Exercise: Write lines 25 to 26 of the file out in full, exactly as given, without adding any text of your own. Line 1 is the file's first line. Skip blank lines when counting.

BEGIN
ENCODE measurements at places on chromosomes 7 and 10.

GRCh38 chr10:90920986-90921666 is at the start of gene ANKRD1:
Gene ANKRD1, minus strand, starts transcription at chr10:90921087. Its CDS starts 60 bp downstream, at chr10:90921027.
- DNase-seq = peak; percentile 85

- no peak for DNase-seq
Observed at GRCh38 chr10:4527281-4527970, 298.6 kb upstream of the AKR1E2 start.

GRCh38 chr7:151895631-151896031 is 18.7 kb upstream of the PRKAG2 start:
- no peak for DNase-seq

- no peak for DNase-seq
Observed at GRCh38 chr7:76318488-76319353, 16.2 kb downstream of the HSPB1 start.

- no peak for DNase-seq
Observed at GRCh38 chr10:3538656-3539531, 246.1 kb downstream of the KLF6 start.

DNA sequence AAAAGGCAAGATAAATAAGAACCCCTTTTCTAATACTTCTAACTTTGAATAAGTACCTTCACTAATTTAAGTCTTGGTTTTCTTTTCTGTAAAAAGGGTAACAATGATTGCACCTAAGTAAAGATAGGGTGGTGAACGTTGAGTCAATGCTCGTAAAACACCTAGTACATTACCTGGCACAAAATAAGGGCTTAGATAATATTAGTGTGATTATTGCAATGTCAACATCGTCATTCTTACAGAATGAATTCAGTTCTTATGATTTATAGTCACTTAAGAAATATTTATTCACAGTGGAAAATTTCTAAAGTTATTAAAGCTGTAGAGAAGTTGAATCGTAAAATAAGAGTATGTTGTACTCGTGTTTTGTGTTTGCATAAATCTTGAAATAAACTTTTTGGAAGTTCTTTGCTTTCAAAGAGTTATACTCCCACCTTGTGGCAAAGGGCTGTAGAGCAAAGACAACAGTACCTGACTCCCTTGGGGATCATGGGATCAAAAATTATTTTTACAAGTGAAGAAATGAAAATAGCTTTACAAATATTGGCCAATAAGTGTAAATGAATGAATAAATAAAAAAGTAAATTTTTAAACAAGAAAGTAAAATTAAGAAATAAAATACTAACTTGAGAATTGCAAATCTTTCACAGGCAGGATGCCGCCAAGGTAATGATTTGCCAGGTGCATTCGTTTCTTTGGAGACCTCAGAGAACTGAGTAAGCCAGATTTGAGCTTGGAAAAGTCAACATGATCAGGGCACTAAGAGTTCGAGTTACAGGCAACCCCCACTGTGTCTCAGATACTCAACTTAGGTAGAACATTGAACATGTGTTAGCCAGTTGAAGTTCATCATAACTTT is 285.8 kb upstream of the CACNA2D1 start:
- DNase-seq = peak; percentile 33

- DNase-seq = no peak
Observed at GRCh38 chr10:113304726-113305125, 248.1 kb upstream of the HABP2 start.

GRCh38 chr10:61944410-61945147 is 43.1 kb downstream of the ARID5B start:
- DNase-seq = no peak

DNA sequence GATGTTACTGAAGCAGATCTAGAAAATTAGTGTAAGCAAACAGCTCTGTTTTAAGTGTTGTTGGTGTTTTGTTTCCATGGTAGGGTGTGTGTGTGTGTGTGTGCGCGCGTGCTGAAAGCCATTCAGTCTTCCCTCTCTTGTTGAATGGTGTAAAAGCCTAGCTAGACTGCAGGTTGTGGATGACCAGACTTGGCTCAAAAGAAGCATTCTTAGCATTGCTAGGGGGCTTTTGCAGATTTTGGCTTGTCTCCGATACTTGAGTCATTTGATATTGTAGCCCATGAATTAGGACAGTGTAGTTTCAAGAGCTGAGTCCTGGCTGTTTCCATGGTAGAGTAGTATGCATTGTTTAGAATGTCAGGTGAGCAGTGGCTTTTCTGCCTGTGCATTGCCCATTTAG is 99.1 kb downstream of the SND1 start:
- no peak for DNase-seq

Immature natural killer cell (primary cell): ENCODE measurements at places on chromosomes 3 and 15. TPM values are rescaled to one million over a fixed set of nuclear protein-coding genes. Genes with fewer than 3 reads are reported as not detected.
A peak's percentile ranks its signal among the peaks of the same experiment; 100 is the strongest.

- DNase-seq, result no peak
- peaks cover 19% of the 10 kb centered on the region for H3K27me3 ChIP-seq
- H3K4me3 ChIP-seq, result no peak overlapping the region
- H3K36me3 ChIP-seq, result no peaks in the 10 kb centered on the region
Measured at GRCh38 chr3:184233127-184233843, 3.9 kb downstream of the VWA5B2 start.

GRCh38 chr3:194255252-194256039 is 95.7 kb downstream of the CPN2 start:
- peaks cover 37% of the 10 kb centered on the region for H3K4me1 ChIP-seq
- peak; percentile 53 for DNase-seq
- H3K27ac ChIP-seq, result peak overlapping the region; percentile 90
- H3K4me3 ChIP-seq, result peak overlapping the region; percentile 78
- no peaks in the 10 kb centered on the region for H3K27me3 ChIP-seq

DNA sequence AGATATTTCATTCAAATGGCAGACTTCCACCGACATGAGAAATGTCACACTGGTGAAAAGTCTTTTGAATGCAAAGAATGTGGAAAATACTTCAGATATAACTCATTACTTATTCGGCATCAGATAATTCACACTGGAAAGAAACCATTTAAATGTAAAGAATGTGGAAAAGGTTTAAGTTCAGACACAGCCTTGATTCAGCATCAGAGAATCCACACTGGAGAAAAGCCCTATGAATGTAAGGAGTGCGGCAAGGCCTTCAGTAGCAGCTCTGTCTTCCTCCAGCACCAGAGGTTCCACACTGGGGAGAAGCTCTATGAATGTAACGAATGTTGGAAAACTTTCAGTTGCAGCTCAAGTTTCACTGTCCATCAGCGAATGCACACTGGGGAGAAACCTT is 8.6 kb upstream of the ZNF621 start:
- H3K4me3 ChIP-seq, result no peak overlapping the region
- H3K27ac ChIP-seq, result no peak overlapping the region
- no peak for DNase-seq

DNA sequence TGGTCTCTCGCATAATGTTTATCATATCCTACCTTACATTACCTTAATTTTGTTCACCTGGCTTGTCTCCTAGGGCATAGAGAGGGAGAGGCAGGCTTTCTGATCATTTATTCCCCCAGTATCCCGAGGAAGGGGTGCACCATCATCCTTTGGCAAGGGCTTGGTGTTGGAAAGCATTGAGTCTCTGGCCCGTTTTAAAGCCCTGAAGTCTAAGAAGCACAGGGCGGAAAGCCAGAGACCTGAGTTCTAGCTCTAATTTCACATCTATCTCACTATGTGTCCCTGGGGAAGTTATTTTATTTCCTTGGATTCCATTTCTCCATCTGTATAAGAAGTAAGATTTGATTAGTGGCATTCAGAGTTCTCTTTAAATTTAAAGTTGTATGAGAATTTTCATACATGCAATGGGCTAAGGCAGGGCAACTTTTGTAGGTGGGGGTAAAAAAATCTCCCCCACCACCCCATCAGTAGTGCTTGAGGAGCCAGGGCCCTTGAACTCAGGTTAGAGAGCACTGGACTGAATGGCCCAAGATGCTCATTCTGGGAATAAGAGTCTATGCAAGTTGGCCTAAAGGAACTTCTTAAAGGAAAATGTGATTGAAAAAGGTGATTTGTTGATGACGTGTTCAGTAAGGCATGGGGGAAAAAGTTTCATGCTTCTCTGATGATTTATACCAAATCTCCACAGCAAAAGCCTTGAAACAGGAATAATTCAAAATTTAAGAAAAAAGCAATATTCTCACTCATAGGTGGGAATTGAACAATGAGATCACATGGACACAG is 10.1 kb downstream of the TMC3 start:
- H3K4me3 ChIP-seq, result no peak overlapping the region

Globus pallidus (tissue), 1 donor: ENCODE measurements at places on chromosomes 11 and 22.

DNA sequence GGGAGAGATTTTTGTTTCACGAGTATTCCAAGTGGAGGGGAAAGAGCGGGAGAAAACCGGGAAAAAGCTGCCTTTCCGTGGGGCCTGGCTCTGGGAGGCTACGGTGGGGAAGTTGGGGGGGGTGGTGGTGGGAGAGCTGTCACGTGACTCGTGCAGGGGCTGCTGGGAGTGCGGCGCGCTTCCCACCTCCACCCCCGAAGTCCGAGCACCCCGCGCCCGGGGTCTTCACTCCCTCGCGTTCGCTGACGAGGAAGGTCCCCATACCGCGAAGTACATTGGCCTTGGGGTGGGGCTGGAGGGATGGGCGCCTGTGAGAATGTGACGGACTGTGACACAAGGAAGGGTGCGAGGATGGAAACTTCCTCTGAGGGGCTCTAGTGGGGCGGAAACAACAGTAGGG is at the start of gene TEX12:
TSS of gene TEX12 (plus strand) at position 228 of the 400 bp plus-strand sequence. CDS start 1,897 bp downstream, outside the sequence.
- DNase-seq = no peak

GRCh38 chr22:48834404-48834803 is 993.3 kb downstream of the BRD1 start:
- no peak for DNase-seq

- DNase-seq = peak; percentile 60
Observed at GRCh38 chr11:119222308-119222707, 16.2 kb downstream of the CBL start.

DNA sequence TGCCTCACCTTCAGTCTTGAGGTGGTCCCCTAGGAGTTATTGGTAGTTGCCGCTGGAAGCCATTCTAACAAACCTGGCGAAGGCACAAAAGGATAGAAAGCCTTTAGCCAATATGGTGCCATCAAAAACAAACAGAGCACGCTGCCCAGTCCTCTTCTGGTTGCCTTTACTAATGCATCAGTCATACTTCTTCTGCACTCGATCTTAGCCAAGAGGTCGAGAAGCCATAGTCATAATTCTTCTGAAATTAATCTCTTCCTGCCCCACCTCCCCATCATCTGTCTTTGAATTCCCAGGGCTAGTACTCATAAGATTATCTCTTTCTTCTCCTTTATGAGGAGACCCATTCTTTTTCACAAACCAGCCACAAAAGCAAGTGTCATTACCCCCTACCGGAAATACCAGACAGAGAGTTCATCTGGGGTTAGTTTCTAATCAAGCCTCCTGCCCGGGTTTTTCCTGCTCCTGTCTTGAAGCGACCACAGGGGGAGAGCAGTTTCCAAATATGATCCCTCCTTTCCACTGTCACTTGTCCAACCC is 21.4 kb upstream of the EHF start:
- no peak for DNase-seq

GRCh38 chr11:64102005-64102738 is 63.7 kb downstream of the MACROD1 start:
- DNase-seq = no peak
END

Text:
- H3K4me3 ChIP-seq, result no peak overlapping the region
- H3K36me3 ChIP-seq, result no peaks in the 10 kb centered on the region